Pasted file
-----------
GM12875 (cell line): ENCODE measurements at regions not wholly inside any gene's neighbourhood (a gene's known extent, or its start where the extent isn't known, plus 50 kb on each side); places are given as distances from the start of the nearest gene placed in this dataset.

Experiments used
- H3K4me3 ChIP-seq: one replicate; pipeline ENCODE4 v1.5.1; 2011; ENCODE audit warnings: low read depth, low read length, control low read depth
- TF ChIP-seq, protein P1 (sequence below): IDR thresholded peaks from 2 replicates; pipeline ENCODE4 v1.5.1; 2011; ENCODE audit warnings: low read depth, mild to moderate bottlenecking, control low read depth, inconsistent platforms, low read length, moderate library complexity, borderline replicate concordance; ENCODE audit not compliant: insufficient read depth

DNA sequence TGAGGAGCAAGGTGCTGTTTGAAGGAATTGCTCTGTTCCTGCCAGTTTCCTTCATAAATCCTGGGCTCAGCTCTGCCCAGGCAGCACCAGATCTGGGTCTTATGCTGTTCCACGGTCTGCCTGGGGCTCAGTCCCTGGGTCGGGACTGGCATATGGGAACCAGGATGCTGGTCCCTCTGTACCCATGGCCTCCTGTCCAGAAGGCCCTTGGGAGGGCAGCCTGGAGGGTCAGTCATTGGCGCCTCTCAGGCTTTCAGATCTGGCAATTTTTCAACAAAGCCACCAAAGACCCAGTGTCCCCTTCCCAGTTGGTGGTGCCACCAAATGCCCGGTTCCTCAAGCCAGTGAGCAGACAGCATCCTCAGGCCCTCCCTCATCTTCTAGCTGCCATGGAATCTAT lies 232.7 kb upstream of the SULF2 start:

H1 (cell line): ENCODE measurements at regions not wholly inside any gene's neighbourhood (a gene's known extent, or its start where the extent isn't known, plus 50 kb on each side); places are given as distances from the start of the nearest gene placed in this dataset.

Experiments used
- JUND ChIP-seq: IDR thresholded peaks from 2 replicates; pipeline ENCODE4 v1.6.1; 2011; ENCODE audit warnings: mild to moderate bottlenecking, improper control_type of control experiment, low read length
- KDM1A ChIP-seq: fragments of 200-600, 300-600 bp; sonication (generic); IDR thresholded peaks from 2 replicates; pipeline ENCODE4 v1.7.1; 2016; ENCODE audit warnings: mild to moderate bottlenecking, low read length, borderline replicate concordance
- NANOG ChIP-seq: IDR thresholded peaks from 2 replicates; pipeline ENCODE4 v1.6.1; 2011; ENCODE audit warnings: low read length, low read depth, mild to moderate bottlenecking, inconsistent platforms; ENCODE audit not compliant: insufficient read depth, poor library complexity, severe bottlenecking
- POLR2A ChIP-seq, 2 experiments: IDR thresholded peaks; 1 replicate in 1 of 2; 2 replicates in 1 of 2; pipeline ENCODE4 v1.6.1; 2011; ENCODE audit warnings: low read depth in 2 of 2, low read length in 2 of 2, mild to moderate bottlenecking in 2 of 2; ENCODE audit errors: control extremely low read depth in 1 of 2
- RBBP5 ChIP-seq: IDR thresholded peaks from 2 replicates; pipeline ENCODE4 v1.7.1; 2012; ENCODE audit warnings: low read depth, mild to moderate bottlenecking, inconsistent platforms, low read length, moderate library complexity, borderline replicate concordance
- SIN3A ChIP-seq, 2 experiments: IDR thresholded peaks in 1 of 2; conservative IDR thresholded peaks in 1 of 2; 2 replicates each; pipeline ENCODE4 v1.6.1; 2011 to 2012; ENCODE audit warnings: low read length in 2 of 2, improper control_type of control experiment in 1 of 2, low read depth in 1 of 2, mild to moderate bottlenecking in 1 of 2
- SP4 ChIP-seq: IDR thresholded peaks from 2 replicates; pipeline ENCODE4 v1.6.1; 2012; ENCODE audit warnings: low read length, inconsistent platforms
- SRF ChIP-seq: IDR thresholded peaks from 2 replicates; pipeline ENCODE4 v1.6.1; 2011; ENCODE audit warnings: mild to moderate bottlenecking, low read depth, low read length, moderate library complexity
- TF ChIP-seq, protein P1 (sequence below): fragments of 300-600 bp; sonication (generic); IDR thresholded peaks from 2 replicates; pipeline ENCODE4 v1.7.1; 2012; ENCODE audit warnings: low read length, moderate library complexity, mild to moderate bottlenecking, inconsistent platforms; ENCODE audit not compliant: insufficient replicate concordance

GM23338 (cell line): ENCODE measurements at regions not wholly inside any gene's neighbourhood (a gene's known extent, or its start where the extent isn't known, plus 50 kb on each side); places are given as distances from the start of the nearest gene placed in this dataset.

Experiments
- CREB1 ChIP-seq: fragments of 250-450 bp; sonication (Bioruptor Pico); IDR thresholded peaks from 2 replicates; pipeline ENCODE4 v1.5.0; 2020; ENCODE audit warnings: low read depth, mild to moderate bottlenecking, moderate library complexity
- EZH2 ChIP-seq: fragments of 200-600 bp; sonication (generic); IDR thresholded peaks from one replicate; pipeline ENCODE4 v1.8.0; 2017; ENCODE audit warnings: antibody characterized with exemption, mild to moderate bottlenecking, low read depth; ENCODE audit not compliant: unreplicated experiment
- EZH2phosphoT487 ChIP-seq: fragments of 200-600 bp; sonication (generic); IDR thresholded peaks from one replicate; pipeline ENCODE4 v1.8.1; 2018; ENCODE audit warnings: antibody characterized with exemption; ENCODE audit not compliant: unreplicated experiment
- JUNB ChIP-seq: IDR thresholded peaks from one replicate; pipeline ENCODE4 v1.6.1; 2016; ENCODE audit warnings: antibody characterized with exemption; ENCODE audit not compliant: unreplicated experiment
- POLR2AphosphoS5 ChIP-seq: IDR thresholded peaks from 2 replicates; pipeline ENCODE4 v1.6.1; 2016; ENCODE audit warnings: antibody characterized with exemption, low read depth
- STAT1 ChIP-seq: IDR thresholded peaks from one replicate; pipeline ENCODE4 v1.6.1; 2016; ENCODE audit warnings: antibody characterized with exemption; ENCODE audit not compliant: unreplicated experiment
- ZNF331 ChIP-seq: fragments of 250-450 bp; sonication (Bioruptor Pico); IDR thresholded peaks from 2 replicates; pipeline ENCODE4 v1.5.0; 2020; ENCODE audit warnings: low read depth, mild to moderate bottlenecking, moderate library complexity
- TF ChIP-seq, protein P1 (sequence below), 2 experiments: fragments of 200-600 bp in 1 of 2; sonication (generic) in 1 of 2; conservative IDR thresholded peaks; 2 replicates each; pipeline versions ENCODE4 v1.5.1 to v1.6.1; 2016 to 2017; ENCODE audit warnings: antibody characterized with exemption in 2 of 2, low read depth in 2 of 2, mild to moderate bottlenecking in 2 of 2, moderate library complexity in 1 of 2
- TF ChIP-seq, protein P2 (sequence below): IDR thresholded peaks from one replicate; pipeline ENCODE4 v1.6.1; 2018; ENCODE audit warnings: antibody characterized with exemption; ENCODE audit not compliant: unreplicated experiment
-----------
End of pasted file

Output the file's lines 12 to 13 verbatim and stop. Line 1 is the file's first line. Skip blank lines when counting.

- RBBP5 ChIP-seq: IDR thresholded peaks from 2 replicates; pipeline ENCODE4 v1.7.1; 2012; ENCODE audit warnings: low read depth, mild to moderate bottlenecking, inconsistent platforms, low read length, moderate library complexity, borderline replicate concordance
- SIN3A ChIP-seq, 2 experiments: IDR thresholded peaks in 1 of 2; conservative IDR thresholded peaks in 1 of 2; 2 replicates each; pipeline ENCODE4 v1.6.1; 2011 to 2012; ENCODE audit warnings: low read length in 2 of 2, improper control_type of control experiment in 1 of 2, low read depth in 1 of 2, mild to moderate bottlenecking in 1 of 2